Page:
Officials Warn of Potential Failure at December WTO Ministerial
World Trade Organization Director-General Pascal Lamy and senior U.S. and European Union trade officials have warned that absent significant changes there is little chance of concluding an agreement this year on trade facilitation, agriculture and lesser-developed country issues. WTO members are working to finalize this agreement at a ministerial meeting to be held in Bali in December.
With the world economy remaining “in a fragile situation”, Lamy said, the stakes for this year’s ministerial meeting “are high,” but negotiations to date have yielded only “limited progress on substance” despite “a lot of activity.” He suggested that there has not been sufficiently close cooperation between relevant ministries at the national level concerning the trade facilitation agreement, which “will extend well beyond the traditional areas of responsibility of ministries of trade and commerce, both in terms of disciplines on border management and in terms of the new approach members are designing to link development assistance with implementation.” On agriculture, there are “very significant divergences” on food security and food aid, a proposal on the administration of tariff-rate quotas is still being explored, and comments are being gathered on two studies on export competition and export restrictions. There is also “an urgent need to re-double our efforts and close the gaps in what are key elements of the developmental component of our ongoing work.”
“The stark reality,” Lay said, “is that the current pace of work is largely insufficient” to yield an agreement in December. “This means that without rapid acceleration and real negotiations, it is highly probable that you will not see the deliverables you desire in Bali.” Moreover, members need “a change in mind-set” that will enable them to move from “discussing issues to negotiating to closing gaps.” He called for all WTO members to “refrain from throwing bricks at each other” and to instead take “a hard look at where flexibilities can be found” because “written proposals, language and textual suggestions around which to build consensus have to begin to emerge very soon.” He concluded that “the odds are not bright today” but are “still good enough to warrant a major effort.”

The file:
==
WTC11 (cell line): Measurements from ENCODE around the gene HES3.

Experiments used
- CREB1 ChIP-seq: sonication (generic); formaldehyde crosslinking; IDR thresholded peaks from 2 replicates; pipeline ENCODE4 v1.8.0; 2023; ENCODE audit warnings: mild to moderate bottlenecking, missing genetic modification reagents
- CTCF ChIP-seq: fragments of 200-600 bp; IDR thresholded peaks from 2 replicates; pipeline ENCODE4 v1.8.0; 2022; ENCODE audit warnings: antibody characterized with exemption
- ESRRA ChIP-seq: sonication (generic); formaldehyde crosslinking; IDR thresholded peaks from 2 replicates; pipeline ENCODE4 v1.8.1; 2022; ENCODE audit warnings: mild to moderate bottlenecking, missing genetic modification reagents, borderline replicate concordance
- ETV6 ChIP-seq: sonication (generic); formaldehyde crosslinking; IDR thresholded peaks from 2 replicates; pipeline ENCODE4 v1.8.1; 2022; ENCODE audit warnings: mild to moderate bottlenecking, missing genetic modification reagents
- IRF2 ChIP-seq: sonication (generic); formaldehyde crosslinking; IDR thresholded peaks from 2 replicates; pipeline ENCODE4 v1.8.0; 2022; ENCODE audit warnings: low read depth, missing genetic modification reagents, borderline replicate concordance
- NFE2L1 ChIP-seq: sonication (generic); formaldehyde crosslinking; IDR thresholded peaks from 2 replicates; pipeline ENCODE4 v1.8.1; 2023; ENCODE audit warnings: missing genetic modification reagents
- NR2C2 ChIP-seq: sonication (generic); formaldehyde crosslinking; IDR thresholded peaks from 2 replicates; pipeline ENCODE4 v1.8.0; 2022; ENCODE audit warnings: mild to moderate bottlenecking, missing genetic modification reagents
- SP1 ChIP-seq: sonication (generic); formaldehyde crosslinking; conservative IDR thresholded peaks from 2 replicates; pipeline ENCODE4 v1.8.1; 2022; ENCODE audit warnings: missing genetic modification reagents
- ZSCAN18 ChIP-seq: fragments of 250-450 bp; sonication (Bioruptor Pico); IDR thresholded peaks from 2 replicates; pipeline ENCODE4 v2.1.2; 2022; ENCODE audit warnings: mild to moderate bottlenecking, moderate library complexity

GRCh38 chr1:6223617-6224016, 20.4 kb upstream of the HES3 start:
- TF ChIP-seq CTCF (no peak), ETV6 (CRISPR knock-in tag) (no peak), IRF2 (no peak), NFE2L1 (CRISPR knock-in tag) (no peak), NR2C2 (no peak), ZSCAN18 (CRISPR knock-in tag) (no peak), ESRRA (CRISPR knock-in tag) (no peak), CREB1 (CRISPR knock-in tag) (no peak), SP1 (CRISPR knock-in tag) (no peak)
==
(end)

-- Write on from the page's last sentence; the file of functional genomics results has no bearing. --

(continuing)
U.S. Ambassador to the WTO Michael Punke offered a similarly blunt assessment. “There is an urgent need for a serious course correction,” he said, because the current situation is “grim.” On trade facilitation, despite “scores of meetings in every imaginable geometry,” members have not even been able to agree on “fundamental concepts” such as whether a final agreement will be binding. Punke added that the situation with respect to agriculture is “even more dire,” asserting that the U.S. “cannot support” a proposal on food security because it “represents a step back from existing Uruguay Round disciplines [by] creating a new loophole for potentially unlimited trade-distorting subsidies” that “will be available only to a few emerging economies with the cash to use it.” He criticized efforts by some members in the development negotiations to “establish a permanent mechanism to renegotiate binding WTO rules, which is simply not acceptable in a rules-based system.”
Punke also warned of the larger effect of a failure to conclude an agreement in Bali. He pointed out that the WTO “has failed to deliver a negotiated, market-opening result in its almost two decades of existence” and said that if the current initiative does not succeed “the signal that we will send, in a world full of fruitful trade negotiations, is that the WTO is the one place where trade negotiations don’t succeed.” He therefore exhorted member countries not to “sit idly by as the WTO’s negotiating function hurtles toward irrelevance” and offered that “we still have time, though only just barely” to address the crisis.
EU Ambassador to the WTO Angelos Pangratis agreed that the WTO is “at a crossroads” and that the effort to conclude an agreement this year “has profound relevance for the long-term integrity of the multilateral trading system.” If WTO members “are unable to reach agreement on such basic issues” as those under consideration, Pangratis said, “then we will really convince the outside world that multilateral negotiations are doomed to failure for a long time.” He opined that the most work remains to be done on trade facilitation but added that all three issues need to reach “a comparable and sufficiently developed level of technical maturity.”